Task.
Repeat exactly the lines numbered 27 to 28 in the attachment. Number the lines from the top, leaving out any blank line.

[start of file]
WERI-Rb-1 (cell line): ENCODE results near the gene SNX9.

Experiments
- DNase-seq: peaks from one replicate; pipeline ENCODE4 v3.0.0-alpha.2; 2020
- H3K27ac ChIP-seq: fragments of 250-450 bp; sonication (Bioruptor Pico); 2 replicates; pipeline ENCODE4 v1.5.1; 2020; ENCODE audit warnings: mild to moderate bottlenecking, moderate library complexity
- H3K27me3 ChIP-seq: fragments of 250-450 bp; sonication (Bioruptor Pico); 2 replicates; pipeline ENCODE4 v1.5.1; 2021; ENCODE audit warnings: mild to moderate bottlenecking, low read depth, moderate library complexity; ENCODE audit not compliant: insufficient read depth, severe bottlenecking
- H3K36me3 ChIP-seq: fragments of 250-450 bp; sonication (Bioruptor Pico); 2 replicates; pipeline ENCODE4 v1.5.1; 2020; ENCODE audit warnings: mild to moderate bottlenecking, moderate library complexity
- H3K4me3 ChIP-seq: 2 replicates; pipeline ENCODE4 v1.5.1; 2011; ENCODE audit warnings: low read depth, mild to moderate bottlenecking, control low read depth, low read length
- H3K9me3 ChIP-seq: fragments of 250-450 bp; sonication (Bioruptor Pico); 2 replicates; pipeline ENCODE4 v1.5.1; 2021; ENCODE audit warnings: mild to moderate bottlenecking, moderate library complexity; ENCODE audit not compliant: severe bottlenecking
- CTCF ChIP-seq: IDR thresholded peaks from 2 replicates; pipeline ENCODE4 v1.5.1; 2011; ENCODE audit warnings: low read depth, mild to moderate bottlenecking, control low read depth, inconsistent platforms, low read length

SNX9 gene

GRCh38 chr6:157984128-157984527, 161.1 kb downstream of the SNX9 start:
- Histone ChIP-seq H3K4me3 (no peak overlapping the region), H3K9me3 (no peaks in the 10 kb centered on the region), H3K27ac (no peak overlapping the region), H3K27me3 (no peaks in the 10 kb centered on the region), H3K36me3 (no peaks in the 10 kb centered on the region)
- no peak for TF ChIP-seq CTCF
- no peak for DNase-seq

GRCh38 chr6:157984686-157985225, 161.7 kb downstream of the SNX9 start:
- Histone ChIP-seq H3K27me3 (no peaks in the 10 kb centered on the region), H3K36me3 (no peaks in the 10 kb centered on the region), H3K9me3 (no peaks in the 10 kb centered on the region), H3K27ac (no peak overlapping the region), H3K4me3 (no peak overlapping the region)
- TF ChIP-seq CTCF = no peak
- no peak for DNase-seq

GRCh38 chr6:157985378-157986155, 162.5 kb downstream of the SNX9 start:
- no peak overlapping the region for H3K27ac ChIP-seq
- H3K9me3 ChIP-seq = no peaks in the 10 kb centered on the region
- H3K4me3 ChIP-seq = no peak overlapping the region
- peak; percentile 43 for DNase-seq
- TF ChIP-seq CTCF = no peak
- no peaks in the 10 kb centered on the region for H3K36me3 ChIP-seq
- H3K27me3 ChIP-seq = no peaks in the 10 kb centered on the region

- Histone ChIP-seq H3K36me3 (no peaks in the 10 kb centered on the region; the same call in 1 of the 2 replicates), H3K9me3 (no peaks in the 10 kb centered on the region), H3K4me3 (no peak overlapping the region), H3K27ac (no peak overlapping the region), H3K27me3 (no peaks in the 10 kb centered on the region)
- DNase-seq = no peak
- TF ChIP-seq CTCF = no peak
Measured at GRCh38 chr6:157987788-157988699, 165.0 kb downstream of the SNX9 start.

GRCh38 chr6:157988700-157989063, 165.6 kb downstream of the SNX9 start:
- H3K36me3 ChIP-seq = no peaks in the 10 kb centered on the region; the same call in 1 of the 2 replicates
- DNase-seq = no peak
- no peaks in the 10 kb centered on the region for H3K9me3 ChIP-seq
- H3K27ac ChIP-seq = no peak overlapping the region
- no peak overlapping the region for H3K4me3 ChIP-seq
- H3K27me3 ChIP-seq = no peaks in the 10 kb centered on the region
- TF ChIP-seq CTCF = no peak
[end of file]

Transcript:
- Histone ChIP-seq H3K36me3 (no peaks in the 10 kb centered on the region; the same call in 1 of the 2 replicates), H3K9me3 (no peaks in the 10 kb centered on the region), H3K4me3 (no peak overlapping the region), H3K27ac (no peak overlapping the region), H3K27me3 (no peaks in the 10 kb centered on the region)
- DNase-seq = no peak